Manufacturers evaluating their production capacity as too large marginally outnumbered those evaluating their production capacity as too small. They indicated that their competitive position on the domestic and foreign market improved somewhat in the past three months.

Producer confidence in The Netherlands: source

After reading this last snippet (red and bold), I find it intriguing that only a small majority considers their production facilities as being too large. It is my expectation that this number will soar in the coming months: thanks to the the years of exuberant consumption and borrowing (2003-2008) and the Part-time Unemployment Benefit that prevented from a downsizing of production capacity, there should be some serious overcapacity left in the market.

Even in a country like The Netherlands,  where a large share of the total industrial production is exported to other countries, there is enough room for downsizing in the manufacturing industry, the building industry, the banking and (financial) services industry and the agricultural industry. One should remember that there is a great chance that exports will reduce, as all the peripheral countries of the Euro-zone are in financial trouble and these countries are definitely among our biggest customers.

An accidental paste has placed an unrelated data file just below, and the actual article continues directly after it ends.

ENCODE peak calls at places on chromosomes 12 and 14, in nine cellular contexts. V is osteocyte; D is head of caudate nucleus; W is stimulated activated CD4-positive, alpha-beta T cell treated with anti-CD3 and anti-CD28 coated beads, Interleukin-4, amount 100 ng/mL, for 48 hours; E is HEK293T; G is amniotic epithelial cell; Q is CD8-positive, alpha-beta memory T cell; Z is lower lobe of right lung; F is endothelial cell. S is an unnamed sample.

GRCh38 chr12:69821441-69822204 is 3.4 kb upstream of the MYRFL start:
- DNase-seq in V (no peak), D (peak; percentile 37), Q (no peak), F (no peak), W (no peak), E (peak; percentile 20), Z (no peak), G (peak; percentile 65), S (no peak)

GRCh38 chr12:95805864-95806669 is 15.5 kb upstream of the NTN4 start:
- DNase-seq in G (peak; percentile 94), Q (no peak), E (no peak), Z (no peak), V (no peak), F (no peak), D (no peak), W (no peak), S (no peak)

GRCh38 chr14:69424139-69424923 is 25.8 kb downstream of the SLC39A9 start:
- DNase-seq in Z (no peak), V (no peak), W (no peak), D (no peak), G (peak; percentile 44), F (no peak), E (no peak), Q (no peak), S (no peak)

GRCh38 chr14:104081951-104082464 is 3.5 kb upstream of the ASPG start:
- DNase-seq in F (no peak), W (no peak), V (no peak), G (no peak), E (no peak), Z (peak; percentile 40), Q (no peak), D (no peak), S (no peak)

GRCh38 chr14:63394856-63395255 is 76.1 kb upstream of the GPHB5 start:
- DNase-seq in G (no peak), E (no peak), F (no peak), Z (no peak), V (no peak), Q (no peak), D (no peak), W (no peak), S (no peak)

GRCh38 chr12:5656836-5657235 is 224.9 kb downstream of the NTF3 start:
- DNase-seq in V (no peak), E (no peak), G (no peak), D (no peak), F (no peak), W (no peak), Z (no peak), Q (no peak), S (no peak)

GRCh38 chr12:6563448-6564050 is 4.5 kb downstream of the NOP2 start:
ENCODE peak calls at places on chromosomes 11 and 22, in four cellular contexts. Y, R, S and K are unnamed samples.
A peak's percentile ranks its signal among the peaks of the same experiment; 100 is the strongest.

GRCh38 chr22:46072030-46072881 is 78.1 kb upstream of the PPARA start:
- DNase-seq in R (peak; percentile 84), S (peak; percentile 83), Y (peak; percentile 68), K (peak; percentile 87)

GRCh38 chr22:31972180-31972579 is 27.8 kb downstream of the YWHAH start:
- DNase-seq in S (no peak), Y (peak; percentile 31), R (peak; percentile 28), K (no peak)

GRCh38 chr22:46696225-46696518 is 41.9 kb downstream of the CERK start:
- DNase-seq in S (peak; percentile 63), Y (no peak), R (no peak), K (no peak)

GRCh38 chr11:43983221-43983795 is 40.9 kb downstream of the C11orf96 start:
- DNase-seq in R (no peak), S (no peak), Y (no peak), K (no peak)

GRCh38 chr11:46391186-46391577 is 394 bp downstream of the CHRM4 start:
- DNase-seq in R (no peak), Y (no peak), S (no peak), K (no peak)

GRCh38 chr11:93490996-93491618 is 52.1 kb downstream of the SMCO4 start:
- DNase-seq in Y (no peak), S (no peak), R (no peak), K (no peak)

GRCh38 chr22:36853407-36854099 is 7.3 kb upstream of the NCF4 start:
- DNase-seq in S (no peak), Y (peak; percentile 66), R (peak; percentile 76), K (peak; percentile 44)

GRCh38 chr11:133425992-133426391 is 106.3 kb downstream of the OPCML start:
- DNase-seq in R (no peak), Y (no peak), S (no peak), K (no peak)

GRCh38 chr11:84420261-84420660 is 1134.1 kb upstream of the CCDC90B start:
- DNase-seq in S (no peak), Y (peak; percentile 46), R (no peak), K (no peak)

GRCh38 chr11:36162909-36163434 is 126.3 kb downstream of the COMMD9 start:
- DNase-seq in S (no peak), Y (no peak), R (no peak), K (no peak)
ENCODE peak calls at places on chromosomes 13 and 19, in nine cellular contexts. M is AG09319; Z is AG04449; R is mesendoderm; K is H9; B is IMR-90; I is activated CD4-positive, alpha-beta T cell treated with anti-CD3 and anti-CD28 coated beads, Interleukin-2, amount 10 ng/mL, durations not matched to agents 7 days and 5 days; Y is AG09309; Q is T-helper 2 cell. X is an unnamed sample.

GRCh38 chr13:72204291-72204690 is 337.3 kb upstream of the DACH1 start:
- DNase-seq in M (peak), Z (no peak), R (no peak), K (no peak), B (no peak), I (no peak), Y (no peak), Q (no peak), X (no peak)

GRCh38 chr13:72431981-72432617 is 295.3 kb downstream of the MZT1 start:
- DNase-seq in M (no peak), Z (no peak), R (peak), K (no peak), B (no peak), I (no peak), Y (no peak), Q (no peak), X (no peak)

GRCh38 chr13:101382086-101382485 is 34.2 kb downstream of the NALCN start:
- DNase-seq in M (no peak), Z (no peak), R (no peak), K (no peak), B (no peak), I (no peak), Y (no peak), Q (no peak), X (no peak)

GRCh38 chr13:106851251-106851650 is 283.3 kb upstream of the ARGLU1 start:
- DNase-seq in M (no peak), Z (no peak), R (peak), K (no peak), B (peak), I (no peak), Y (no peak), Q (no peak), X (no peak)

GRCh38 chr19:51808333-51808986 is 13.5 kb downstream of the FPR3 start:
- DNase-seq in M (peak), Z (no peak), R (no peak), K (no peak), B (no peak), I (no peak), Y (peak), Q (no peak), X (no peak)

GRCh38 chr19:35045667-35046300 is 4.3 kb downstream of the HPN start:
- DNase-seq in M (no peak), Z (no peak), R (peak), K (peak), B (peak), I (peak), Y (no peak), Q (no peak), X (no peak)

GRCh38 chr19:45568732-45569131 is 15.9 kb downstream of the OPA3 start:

Concerning the agricultural industry: although people have to eat anyway, the type of food they eat might change from expensive meat and vegetables to cheaper ones. This will have its effect on agricultural exports too.

So you can expect more grim figures from the Dutch economy in the not too distant future.